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Schwabe News Volume 4 | Issue 3 | March 2013

Research news

Dynamized follicle-stimulating hormone affects the development of ovine preantral follicles cultured in vitro

This study was conducted to evaluate the effect of dynamized follicle-stimulating hormone (FSH) on the survival, activation and growth of ovine preantral follicles (PFs) in vitro. Ovarian fragments were cultured for 1 or 7 days in alpha minimum essential medium (α-MEM+) control in the absence or presence of alcohol (Al control) or FSH (6CH, 12CH and 30CH) added at intervals of 24 or 48 h. The ovarian fragments were processed, coded and analyzed by a blinded observer by classical histology (CH), fluorescence microscopy (FM) and transmission electron microscopy (TEM).

After 7 days of culture, the group which to which FSH 6CH was added at 24 h intervals showed better rates of follicle survival and activation compared to α-MEM+ control or Al control (p < 0.05). This group also showed higher follicle and oocyte growth than α-MEM+ control (p < 0.05). FM and TEM techniques confirmed that FSH 6CH promoted viability and ultrastructural integrity of follicles after 7 days of culture. The results of the study have lead the researchers to conclude that FSH 6CH (24 h) treatment maintained the viability, and promoted the activation and in vitro growth of ovine PFs.

Reference:
  • Lima LF, Rocha RM, Alves AM, Saraiva MV, Araújo VR, Lima IM, Lopes CA, Báo SN, Campello CC, Rodrigues AP, Figueiredo JR., Dynamized follicle-stimulating hormone affects the development of ovine preantral follicles cultured in vitro by Laboratory of Manipulation of Oocytes and Preantral Follicles (LAMOFOPA), State University of Ceará, Fortaleza-CE, Brazil.

Note: The medicines presently does not have pharmacopoeial status, hence not manufactured.

 

Homeopathic treatment of premenstrual syndrome: a case study

It is an observational, prospective study to describe the homeopathic management of premenstrual syndrome (PMS) by a group of French physicians. Women with PMS for >3 months were prescribed individualized homeopathic treatment. The intensity of 10 clinical symptoms of PMS was scored individually at inclusion and at a 3–6 month follow-up visit: absent = 0, mild = 1, moderate = 2, severe = 3. Total symptom score (range: 0–30) was calculated and compared for each patient at inclusion and at follow-up. PMS impact on daily activities (quality of life, QoL) was compared at inclusion and follow-up as: none, mild, moderate, severe, very severe.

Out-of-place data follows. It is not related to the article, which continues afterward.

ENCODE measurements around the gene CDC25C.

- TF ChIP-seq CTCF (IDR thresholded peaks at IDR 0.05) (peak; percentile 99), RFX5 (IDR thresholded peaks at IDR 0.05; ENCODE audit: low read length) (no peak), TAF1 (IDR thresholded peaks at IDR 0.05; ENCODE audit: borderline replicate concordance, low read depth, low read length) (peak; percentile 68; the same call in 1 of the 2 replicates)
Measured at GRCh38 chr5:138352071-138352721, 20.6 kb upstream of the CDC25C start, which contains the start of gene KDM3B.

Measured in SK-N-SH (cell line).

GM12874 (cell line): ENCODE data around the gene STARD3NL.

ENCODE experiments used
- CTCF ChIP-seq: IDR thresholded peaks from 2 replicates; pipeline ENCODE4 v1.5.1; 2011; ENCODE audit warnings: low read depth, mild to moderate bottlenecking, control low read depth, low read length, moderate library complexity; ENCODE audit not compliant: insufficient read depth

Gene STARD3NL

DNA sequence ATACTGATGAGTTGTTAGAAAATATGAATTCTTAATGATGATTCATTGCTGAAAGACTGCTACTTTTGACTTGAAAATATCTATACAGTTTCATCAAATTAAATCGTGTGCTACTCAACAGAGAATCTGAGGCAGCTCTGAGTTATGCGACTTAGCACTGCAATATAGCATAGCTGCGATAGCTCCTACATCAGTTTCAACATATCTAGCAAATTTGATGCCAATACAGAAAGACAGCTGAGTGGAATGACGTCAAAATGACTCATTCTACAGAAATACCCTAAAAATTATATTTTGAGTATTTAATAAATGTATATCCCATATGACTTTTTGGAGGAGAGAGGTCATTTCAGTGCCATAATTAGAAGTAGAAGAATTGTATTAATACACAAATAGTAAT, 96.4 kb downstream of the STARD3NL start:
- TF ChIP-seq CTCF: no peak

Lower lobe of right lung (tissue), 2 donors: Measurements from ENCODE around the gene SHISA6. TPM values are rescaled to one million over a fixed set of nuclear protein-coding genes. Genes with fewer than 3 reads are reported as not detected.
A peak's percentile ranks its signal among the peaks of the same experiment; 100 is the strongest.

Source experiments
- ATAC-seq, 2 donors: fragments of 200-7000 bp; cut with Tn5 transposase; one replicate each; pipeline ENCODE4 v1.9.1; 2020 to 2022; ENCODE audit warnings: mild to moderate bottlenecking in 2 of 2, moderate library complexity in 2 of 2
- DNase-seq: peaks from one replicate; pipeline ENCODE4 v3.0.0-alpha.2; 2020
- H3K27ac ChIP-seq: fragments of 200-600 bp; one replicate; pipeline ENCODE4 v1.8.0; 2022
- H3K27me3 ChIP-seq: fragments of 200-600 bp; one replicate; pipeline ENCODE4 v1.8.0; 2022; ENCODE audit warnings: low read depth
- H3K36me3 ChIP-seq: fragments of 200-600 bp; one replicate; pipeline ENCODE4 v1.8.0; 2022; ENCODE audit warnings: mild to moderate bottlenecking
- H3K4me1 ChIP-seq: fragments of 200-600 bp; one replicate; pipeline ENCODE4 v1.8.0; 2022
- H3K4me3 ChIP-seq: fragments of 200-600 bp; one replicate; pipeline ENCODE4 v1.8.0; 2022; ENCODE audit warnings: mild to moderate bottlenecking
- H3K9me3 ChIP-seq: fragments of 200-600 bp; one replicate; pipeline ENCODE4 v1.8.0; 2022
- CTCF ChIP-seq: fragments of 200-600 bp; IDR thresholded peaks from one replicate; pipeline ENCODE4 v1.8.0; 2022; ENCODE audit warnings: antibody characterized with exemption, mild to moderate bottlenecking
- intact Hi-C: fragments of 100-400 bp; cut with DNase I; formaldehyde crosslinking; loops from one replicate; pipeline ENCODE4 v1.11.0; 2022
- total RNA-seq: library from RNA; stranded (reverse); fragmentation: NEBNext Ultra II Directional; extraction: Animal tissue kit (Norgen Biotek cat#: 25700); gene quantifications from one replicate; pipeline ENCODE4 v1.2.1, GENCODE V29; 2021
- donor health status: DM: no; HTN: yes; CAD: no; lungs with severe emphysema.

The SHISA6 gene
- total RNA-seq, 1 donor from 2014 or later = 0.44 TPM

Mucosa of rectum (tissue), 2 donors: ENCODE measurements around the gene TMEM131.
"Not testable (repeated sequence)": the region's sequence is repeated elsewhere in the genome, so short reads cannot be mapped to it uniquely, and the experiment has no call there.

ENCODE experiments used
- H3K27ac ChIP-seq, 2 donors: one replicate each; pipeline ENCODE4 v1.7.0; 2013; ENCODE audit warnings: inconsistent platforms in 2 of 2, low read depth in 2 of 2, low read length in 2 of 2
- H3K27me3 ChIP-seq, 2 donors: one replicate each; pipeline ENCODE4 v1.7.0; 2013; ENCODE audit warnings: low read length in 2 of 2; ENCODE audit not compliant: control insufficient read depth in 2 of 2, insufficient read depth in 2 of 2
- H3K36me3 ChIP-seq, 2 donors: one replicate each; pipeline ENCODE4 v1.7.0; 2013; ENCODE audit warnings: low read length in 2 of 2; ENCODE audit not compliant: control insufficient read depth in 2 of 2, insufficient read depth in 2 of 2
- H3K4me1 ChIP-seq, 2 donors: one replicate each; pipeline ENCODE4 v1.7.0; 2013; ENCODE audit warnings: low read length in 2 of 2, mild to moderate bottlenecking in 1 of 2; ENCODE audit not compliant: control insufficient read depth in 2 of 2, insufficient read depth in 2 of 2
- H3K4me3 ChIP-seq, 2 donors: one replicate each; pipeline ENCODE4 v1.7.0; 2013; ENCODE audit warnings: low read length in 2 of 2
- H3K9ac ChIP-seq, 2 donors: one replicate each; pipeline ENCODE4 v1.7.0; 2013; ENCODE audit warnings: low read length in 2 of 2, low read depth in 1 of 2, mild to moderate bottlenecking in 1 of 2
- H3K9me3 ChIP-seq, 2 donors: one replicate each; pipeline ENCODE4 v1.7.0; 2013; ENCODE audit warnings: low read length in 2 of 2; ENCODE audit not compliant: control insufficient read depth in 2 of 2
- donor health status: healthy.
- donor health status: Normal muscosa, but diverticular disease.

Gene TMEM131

Twenty-three women were prescribed homeopathic treatment only (mean age: 39.7 years). Folliculinum (87%) was the most frequently prescribed homeopathic medicine followed by Lachesis mutus (52.2%). The most common PMS symptoms (moderate or severe) at inclusion were: irritability, aggression and tension (87%), mastodynia (78.2%) and weight gain and abdominal bloating (73.9%); and the most common symptoms at follow-up were: irritability, aggression and tension (39.1%), weight gain and abdominal bloating (26.1%) and mastodynia (17.4%). Mean global score for symptom intensity was 13.7 at inclusion and 6.3 at follow-up. The mean decrease in score (7.4) was statistically significant (p < 0.0001). Twenty-one women reported that their QoL also improved significantly (91.3%; p < 0.0001).

The results have showed that homeopathic treatment was well tolerated and seemed to have a positive impact on PMS symptoms. Folliculinum was the most frequent homeopathic medicine prescribed. There appears to be scope for a properly designed, randomized, placebo-controlled trial to investigate the efficacy of individual homeopathic medicines in PMS.

Reference:
  • Danno K, Colas A, Terzan L, Bordet MF Homeopathic treatment of premenstrual syndrome: a case series,
  • Laboratoires Boiron, Sainte-Foy-lès-Lyon, France.
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